The Rev. David Murphy, left, pastor at First Baptist Church in Geneseo, and Detective Mike Chavez, of the Geneseo Police Department, invite security personnel at area churches and businesses to a security training session on Saturday, May 25, at the church.

In reaction to the reality of shootings, in places of worship, businesses and schools, a Geneseo, Ill., pastor is inviting security personnel, from area churches and businesses to a security training session at his church.

Rev. David Murphy, a pastor at First Baptist, is spearheading the training effort. Detective Mike Chavez, of the Geneseo Police Department, will lead the session.

 “It seems that over the last decade or two, there has been an increase in violence with mass shootings. The motives vary for such crimes — race, religion, retaliation or just rage,” Murphy said.

Officer Chavez will outline the signs to look for in a possible shooter. ”We also will discuss procedures for church leaders to go over with their parishioners if a shooter makes entry into the facility.”

The session will include information on how to respond to the shooter and notify law enforcement during the crisis.

“In conclusion, we will discuss how law enforcement will respond and the effects the event will have on the rest of the community,” Chavez said.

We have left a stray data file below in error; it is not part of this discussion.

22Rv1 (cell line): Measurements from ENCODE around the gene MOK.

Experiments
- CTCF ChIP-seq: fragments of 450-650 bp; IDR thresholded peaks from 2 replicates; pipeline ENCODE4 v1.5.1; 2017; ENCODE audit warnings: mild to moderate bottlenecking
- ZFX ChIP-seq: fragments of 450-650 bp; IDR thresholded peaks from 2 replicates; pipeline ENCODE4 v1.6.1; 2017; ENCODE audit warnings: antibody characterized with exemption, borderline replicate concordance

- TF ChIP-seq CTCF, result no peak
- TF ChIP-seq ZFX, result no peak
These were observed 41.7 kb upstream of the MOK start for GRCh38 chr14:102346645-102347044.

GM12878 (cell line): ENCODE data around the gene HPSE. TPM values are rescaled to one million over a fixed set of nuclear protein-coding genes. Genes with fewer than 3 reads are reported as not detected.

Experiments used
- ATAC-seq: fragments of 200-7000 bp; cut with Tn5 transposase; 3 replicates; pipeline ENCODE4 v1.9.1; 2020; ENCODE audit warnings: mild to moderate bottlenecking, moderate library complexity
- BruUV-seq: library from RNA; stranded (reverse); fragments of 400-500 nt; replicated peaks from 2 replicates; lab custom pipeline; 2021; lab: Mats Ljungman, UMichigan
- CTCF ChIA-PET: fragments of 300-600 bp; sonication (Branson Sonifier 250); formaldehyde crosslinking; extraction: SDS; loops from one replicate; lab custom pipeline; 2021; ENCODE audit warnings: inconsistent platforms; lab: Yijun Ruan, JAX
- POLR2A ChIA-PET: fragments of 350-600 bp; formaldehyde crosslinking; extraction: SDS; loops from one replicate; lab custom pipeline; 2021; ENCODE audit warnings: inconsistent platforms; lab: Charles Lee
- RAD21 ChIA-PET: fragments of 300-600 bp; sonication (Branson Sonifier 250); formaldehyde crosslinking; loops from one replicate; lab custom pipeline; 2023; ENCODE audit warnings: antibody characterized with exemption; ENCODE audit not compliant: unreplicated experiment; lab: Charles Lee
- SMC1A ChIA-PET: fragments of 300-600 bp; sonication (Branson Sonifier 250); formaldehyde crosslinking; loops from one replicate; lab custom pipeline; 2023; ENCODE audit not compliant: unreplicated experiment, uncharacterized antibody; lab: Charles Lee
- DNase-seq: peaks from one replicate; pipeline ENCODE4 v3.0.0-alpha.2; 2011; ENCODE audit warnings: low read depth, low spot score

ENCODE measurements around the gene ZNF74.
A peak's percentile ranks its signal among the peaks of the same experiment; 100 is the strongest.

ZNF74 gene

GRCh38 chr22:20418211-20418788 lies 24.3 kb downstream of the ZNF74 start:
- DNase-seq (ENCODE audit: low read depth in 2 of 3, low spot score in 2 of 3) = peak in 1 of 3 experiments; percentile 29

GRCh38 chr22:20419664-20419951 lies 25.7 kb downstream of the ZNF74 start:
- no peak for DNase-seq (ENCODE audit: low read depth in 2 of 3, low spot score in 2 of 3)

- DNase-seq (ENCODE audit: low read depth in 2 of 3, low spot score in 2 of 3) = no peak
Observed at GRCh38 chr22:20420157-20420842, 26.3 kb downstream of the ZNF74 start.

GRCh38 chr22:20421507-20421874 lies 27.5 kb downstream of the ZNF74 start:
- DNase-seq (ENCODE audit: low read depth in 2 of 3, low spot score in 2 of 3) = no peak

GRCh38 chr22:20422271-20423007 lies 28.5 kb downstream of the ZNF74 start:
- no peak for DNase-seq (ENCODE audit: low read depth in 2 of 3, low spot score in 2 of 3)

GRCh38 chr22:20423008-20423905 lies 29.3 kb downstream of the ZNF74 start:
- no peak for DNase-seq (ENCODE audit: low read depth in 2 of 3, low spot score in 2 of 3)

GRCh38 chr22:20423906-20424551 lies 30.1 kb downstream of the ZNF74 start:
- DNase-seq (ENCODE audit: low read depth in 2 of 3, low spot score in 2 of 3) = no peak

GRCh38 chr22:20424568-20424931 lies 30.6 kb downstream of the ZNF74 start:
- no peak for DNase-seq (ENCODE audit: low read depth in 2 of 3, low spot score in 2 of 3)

The training will be at 2 p.m. on Saturday, May 25, at First Baptist Church, 15300 Ford Road, in Geneseo. For more information, call 309-944-3735.

Murphy said he is hoping that the upcoming training will provide an opportunity to think through questions dealing with security, “and at the same time remain welcoming and open to worshipers.”

Having had an inner-city ministry in Long Beach, Calif., for 25 years prior to his call to the Geneseo church, violence is not new to Murphy.

“We had people who came into our church who were intoxicated or high on drugs, homeless, thieves, vandals, child custody cases, and those who suffered from PTSD or other emotional/mental disorders,” he said.

“Although Geneseo is a different place than inner-city Long Beach, we would be foolish to think that someone wanting to do harm to people could never come to a place like this,” Murphy said. “Because we live in a different world than what we grew up in, it is wise for us to take precautions in order to deter crime and to protect people.”

“Our police department is actively involved in our community and has agreed to come to First Baptist to help train our security personnel,” he said. “We extend our invitation to any and all churches or businesses who would like to have security training in facing violent people wanting to do harm to others.”

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